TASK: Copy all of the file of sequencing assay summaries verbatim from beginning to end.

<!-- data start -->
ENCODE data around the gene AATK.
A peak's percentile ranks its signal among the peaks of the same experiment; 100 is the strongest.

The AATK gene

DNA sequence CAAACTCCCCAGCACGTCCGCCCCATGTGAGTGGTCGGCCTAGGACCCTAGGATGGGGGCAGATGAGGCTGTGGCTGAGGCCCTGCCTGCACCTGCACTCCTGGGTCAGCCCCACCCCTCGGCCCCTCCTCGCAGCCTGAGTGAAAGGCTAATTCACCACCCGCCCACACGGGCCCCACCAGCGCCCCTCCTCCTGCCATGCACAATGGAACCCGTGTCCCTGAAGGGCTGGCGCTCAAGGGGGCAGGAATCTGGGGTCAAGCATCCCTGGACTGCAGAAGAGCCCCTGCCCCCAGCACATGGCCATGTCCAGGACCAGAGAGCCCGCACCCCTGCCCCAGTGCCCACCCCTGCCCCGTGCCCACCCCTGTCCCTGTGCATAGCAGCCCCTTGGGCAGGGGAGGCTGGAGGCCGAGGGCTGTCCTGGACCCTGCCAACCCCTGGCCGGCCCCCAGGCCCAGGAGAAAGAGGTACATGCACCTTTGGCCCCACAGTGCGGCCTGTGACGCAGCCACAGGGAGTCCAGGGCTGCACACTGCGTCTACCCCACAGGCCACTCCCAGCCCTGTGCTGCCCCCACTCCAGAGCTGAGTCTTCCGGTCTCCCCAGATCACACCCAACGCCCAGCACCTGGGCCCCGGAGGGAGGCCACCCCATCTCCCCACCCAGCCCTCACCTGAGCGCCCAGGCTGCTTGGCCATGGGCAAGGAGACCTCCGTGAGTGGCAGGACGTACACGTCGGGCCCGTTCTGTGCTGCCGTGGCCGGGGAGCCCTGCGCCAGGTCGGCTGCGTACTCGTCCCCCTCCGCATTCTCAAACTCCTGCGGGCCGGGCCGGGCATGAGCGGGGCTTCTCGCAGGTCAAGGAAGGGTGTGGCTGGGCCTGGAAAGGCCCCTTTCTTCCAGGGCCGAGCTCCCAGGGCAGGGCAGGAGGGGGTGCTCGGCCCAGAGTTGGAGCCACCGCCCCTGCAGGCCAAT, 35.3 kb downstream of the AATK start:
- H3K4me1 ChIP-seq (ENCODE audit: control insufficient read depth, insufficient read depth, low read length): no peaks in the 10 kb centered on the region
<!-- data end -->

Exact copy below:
ENCODE data around the gene AATK.
A peak's percentile ranks its signal among the peaks of the same experiment; 100 is the strongest.

The AATK gene

DNA sequence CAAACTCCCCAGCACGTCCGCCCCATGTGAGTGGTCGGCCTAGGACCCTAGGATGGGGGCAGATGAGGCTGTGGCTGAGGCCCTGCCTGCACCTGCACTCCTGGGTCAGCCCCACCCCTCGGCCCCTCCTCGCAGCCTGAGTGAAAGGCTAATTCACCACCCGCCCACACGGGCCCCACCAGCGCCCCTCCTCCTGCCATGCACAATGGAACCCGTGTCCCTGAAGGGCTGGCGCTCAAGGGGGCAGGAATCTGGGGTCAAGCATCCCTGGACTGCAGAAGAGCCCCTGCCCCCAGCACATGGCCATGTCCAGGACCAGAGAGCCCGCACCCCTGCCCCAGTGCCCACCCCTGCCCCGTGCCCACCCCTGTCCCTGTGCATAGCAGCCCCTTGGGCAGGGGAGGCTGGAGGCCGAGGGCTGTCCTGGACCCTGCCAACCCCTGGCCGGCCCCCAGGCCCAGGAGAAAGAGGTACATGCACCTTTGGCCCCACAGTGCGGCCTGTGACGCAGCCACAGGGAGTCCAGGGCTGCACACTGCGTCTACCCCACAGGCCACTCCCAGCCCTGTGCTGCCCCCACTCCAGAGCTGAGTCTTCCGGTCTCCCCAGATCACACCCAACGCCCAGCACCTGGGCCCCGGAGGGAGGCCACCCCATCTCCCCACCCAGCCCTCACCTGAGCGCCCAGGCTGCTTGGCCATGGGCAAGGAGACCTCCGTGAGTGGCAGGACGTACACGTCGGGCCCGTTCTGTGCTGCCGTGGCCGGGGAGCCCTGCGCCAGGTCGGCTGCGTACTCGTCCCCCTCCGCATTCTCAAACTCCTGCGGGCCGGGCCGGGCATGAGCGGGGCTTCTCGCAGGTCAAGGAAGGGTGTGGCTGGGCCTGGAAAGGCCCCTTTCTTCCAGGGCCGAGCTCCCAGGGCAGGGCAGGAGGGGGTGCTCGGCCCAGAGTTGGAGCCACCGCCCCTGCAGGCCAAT, 35.3 kb downstream of the AATK start:
- H3K4me1 ChIP-seq (ENCODE audit: control insufficient read depth, insufficient read depth, low read length): no peaks in the 10 kb centered on the region